During the prolonged California drought, groundwater depletion led the state's Central Valley agricultural industry to become less resilient to climate change, as this dying orchard makes evident. At a workshop preceding last year's annual Lake Tahoe Summit, attendees discussed western water issues in the 21st century. Credit: Beatrice Murch (CC BY-SA 2.0)

With the effects of the dramatic western U.S. drought still reverberating across the country, researchers gathered in advance of the 20th Annual Lake Tahoe Summit to discuss western water issues in the 21st century.

The 2-day workshop brought together some 40 researchers from universities and governmental agencies, motivated by the urgent need to improve knowledge of the resilience or “brittleness” of western water supplies. The researchers discussed water challenges in the face of changing climate and large-scale disturbances, focusing on water pollution, wildfires, floods, and droughts.

Addressing western water challenges requires a convergence of ideas from a range of disciplines and organizations. Attendees primarily hailed from the environmental sciences but included science communication experts and representatives from funding agencies.

Discussions at the workshop focused on three main issues:  improving projections of the causes and consequences of changing river flows; integrating knowledge of forest ecosystem dynamics, water stress, wildfires, and climate to maintain the “infrastructure” of western headwaters while reducing increasingly intense and expensive fires; and the current state of water-monitoring infrastructure and knowledge gaps.

Booming population growth and increasing demands for water from industry and agriculture exacerbate the challenges of water management across the West.

With booming population growth and increasing demands for water from industry and agriculture exacerbating the challenges of water management across the West, participants agreed that a bold integration of intellectual power from academia and government agencies is needed to address current issues.

Much of the landscape of the American West is under federal and state management, and the workshop identified five key initiatives that the research community, in partnership with management agencies, could implement to improve water management:

  • Implement a new cross-agency/cross-disciplinary audit of monitoring networks. An examination of our existing research networks, including critical zone observatories, long-term ecological research sites, and other experimental forest and range sites, would help determine their sustainability and value in assessing how extreme climate events influence hydrology and ecology.
  • Integrate research programs to design resilient forests. Research should focus on reducing water stress, quantifying the water storage potential in snow and the subsurface, and incorporating emerging science on ecophysiology and mortality, climate variation, and climate change.
  • Implement a major program to advance hydrologic monitoring in the mountains of the western United States. Measurements should focus on precipitation, snowpack, evapotranspiration, soil moisture, and groundwater across the West.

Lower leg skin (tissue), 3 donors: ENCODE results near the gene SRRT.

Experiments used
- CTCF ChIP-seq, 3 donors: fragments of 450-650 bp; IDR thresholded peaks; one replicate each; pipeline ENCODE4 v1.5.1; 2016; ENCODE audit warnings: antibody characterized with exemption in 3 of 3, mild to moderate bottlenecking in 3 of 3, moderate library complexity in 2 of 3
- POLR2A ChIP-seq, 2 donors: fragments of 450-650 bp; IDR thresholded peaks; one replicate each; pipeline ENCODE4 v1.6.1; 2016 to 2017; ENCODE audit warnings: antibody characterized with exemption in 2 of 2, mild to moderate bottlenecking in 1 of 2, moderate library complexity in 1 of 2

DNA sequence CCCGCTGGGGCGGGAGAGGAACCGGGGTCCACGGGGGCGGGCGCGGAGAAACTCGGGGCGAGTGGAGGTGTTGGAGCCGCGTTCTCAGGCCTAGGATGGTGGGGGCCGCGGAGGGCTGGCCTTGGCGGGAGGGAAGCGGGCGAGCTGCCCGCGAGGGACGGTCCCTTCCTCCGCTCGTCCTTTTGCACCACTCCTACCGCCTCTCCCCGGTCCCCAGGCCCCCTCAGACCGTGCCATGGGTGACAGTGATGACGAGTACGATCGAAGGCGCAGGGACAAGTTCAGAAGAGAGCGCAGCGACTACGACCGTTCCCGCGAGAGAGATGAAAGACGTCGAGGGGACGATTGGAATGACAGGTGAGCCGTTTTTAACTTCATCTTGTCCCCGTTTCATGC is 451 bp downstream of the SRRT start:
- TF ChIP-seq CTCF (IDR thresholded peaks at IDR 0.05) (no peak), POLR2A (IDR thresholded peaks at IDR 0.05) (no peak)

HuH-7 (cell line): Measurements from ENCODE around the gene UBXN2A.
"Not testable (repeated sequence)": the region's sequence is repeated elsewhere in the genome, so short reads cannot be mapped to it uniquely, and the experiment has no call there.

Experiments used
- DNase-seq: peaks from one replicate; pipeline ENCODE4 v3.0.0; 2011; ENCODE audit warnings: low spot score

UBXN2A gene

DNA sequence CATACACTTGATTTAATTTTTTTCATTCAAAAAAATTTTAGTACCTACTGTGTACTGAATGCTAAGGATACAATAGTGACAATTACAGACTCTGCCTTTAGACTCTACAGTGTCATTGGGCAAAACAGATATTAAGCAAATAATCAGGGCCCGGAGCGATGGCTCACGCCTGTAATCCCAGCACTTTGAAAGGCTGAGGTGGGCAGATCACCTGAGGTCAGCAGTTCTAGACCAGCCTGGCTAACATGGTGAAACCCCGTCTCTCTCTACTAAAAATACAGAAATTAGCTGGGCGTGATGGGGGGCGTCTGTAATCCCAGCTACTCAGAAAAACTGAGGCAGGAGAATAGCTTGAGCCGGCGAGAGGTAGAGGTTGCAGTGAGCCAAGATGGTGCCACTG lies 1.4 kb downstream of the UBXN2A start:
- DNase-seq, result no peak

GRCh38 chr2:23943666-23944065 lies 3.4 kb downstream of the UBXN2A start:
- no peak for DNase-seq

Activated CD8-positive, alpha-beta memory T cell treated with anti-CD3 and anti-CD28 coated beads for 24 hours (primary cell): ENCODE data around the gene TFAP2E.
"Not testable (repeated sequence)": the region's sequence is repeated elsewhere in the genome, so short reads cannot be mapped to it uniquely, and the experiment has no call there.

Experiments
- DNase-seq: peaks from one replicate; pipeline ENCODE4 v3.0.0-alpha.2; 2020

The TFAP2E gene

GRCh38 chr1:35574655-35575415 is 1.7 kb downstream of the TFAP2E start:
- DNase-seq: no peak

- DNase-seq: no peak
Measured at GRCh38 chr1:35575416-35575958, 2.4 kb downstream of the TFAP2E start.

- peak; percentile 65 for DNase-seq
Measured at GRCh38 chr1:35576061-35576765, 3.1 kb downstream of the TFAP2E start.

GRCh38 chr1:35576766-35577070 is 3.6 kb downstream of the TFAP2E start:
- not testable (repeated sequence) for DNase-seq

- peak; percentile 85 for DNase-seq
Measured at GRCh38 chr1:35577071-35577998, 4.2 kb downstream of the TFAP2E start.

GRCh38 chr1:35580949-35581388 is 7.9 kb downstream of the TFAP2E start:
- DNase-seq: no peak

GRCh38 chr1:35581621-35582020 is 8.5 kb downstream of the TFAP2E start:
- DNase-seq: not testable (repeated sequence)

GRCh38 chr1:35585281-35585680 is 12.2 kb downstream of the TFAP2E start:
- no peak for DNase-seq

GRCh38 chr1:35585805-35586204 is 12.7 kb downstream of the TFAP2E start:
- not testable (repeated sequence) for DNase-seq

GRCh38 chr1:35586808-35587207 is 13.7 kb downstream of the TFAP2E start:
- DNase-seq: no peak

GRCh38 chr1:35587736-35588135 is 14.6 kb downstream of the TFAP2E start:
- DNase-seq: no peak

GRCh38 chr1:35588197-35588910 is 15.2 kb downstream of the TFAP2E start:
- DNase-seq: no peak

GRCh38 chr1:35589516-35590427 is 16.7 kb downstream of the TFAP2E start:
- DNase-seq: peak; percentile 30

• Couple atmospheric, terrestrial, and marine observatory networks to improve prediction. Linking offshore measurements to the land at both regional and river basin scales would improve predictions of atmospheric rivers, drought, El Niño–Southern Oscillation (ENSO), and other episodic events ranging from days to decades.
  • Target field campaigns using novel technologies. Novel technologies (i.e., new sensors, drones, and airborne platforms) can help assess and fill data gaps that currently limit the accurate understanding of water availability at all geographic scales.

The workshop concluded that it is time for a western-focused, integrated center to develop science- and social science–based solutions for addressing water scarcity and resilience to change in the West. Such a center would bring state-of-the-art scientific, engineering, and socioeconomic findings to bear on critical water issues in the context of public policy, planning, and socioeconomic trends. And now given the swing to flood conditions as we enter the spring of 2017, the need for resilience is even more pronounced.

Given the swing to flood conditions as we enter the spring of 2017, the need for resilience is even more pronounced.

Western water—whether in the atmosphere, rivers, or aquifers—flows without regard to state or federal boundaries. Scientists, engineers, and policy researchers must therefore also work across boundaries to ensure the resiliency of water supplies and landscapes through the coming century.

A full summary of the workshop, participants, and presentations will be made available on the University of Nevada’s Global Water Center website.

—Scott Tyler (email:, Department of Geological Sciences and Engineering, University of Nevada, Reno; Sudeep Chandra, Global Water Center, Department of Biology, University of Nevada, Reno; and Gordon Grant, U.S. Forest Service, Corvalis, Ore.


Tyler, S., S. Chandra, and G. Grant (2017), Management strategies for sustainable western water, Eos, 98, Published on 25 April 2017.

Text © 2017. The authors. CC BY-NC-ND 3.0
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